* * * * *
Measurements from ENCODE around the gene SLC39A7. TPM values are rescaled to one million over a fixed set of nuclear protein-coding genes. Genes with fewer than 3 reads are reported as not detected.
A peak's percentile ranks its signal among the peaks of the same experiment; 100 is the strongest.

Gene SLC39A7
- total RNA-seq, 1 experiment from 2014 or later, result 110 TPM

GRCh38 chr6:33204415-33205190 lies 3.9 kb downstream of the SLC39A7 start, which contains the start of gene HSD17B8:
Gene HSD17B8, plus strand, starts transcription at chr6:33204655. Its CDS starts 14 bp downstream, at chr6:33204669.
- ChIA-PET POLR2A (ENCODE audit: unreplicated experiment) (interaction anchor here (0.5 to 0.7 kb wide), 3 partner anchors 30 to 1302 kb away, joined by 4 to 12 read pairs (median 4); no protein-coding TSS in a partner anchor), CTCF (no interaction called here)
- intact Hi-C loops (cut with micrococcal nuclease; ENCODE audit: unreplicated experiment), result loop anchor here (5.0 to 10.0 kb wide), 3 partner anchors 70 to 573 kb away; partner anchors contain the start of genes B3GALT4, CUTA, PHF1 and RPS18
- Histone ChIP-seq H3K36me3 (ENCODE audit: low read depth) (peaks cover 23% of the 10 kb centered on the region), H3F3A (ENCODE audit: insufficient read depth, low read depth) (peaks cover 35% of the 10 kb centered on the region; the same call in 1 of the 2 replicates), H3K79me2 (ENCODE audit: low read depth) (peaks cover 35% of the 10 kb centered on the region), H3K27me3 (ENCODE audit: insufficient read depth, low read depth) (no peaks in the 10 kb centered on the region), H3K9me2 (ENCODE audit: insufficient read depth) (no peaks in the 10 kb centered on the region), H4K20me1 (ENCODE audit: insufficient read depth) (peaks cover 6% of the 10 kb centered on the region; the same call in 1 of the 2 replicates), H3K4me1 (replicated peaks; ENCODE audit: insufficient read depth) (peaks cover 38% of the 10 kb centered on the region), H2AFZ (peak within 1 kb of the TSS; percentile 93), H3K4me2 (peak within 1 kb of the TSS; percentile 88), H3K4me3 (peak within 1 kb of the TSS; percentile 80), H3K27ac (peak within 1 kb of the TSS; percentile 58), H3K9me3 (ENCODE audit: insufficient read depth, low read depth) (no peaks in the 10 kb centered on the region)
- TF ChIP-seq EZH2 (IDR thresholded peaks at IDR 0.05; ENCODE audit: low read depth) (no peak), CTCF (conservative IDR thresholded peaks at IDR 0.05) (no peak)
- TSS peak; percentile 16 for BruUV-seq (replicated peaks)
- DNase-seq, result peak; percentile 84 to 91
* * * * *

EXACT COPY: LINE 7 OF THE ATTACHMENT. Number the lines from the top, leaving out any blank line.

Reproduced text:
- ChIA-PET POLR2A (ENCODE audit: unreplicated experiment) (interaction anchor here (0.5 to 0.7 kb wide), 3 partner anchors 30 to 1302 kb away, joined by 4 to 12 read pairs (median 4); no protein-coding TSS in a partner anchor), CTCF (no interaction called here)